“And I would be lying if I said it wasn’t one of the best things ever to be able to share that with your child. … I think we’ve found the ways to really navigate in a way that is healthy for both of us and doesn’t distract from the players at North Central.”

Among those players are senior twins Bridget and Megan Todd, whom Delp describes as “just incredibly skilled athletes.”

“They have amazing attitudes, they’re as different as night and day, and both definitely have their own things that they bring to the table. … I’ve known them since they were in kindergarten, and so the relationship that we have, I feel like I have a special ability to speak to them because we have that long-standing relationship.”

The same goes for junior Stephanie Leach, who led the Wolfpack with eight kills in Tuesday night’s sweep of West Valley in nonleague play.

“I’ve known Karrie for very long, so I would say we kind of have this relationship that I knew her when I was younger, so that adds a lot,” Leach said. “She treats all of us with respect and she just wants the best for us … kind of just like a mom.”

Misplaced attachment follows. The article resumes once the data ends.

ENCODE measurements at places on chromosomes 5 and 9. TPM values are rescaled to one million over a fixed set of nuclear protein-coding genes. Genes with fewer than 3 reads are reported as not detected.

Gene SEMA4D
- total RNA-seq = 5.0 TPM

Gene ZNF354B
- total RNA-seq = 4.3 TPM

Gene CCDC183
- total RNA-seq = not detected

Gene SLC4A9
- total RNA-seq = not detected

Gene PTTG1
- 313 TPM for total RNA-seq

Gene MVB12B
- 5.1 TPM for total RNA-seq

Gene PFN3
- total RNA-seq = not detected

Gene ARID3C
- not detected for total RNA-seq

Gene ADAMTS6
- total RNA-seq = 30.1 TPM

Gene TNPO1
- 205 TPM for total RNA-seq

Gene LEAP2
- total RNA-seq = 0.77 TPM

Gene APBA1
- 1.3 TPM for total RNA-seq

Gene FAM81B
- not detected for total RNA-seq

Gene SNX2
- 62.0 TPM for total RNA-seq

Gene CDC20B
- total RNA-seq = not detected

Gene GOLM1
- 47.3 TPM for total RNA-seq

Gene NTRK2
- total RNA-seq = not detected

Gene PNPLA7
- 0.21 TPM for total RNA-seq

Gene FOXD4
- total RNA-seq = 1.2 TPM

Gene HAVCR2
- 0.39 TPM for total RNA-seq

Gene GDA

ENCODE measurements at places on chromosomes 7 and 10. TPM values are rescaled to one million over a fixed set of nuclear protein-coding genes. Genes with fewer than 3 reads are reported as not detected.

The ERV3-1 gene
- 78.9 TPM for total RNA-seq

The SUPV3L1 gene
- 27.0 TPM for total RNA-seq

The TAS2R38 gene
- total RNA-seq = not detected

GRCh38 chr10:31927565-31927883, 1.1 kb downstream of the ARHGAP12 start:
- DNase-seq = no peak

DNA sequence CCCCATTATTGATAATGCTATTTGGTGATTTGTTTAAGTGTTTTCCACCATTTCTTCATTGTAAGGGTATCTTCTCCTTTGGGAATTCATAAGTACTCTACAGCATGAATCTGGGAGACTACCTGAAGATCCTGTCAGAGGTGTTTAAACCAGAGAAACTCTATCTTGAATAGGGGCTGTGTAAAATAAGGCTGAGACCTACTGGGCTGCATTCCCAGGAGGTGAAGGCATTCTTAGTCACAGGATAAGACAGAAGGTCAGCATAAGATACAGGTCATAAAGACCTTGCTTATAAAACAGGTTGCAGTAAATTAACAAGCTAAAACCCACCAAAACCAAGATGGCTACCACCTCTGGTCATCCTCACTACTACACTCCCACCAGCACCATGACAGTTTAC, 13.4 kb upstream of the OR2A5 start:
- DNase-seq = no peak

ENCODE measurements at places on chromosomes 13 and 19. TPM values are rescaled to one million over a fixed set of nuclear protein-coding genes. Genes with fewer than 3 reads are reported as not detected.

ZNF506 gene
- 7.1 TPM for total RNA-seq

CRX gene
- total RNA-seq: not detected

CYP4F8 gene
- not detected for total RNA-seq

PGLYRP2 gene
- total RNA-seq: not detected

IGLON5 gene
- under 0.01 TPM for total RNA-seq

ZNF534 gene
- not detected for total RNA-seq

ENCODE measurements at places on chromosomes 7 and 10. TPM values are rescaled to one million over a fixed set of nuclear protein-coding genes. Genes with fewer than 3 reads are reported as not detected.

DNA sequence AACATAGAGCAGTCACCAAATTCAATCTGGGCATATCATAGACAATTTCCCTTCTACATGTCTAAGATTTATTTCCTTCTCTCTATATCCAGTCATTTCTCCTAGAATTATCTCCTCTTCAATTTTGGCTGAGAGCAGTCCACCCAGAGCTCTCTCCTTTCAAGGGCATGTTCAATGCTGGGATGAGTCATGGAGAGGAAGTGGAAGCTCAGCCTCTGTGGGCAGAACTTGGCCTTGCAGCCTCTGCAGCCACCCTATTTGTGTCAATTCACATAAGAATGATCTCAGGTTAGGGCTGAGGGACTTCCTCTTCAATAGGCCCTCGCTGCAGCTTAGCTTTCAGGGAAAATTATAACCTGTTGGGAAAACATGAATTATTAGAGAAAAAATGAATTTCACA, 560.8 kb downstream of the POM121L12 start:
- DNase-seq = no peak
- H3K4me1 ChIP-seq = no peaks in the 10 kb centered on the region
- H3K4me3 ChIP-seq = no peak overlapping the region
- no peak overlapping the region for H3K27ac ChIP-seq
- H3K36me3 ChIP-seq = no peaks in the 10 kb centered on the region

More than just the motherly attitude that exists on the coaching side is a sense of togetherness that feels like family by choice on the players’ side.

“We all get along so well. I think like Karrie says, we’re sisters,” Leach said. “We have to treat each other like family. We know we can get through hard things and we always have each other’s backs because we have that family feel.”

Together, the team is forced to do more than just compete and progress, but also define a new era for North Central athletics as the Wolfpack.

“It’s just another challenge that we as a program are trying to overcome,” Delp said. “When your identity has been changed, it’s a little bit harder to just pick up and say, ‘OK, now this is who we are.’ It provides an interesting dynamic where everyone has to think through things that they’ve never had to think about before.”